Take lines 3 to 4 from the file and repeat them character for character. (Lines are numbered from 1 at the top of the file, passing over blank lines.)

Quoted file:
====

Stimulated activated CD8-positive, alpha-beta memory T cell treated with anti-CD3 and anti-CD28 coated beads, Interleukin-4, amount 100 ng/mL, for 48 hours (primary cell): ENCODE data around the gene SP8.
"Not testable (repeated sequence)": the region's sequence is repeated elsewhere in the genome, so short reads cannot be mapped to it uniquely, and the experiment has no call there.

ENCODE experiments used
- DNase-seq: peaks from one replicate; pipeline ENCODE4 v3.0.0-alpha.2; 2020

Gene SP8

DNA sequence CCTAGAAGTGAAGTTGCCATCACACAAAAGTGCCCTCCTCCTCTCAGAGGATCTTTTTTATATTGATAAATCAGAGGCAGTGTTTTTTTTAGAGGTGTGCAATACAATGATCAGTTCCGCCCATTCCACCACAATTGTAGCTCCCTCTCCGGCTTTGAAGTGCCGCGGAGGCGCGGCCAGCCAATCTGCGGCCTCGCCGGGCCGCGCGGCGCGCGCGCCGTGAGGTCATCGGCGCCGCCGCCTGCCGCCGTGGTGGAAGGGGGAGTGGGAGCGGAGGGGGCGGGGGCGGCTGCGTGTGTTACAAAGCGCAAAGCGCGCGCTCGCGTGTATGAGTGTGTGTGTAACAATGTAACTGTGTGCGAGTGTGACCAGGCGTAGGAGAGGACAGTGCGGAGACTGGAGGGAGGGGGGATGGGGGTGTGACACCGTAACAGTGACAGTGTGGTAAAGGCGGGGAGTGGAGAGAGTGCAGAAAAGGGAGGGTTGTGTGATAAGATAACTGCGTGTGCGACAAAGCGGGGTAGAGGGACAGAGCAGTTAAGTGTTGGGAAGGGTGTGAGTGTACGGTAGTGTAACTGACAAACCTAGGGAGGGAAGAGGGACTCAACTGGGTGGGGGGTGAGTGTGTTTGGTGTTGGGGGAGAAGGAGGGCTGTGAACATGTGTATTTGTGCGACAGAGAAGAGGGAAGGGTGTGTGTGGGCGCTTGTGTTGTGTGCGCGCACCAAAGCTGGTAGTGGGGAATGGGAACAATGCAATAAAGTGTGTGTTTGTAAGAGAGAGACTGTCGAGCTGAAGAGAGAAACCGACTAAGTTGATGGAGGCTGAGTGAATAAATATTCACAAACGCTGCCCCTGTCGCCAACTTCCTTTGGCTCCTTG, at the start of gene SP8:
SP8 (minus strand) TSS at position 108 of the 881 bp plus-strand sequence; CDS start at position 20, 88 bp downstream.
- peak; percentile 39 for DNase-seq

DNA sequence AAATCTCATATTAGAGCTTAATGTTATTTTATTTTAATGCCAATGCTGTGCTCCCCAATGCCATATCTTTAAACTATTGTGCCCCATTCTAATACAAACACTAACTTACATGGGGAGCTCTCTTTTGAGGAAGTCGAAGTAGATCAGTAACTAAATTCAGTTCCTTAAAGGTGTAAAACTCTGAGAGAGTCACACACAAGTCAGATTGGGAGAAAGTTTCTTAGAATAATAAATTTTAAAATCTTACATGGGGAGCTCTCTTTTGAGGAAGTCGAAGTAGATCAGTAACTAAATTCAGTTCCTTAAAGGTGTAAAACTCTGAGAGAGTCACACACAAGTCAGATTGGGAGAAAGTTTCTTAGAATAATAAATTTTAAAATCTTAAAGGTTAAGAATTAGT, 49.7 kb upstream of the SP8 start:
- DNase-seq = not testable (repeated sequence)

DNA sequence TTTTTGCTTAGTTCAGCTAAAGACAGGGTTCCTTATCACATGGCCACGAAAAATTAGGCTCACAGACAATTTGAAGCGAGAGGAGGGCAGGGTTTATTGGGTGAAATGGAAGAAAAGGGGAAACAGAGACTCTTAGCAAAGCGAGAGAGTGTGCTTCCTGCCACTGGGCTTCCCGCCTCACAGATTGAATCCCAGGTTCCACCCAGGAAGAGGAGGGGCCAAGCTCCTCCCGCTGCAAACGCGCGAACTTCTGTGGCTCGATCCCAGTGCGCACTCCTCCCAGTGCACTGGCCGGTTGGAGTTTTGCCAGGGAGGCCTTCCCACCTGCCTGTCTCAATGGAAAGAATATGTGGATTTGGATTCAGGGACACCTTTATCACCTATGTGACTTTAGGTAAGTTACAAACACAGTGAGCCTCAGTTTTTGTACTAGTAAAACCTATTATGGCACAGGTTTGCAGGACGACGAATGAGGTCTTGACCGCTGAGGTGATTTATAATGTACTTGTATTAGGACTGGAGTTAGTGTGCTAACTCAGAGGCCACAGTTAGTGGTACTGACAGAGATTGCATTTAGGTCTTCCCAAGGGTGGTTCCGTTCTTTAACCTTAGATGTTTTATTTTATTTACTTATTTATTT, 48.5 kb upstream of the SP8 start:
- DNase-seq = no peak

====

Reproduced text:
ENCODE experiments used
- DNase-seq: peaks from one replicate; pipeline ENCODE4 v3.0.0-alpha.2; 2020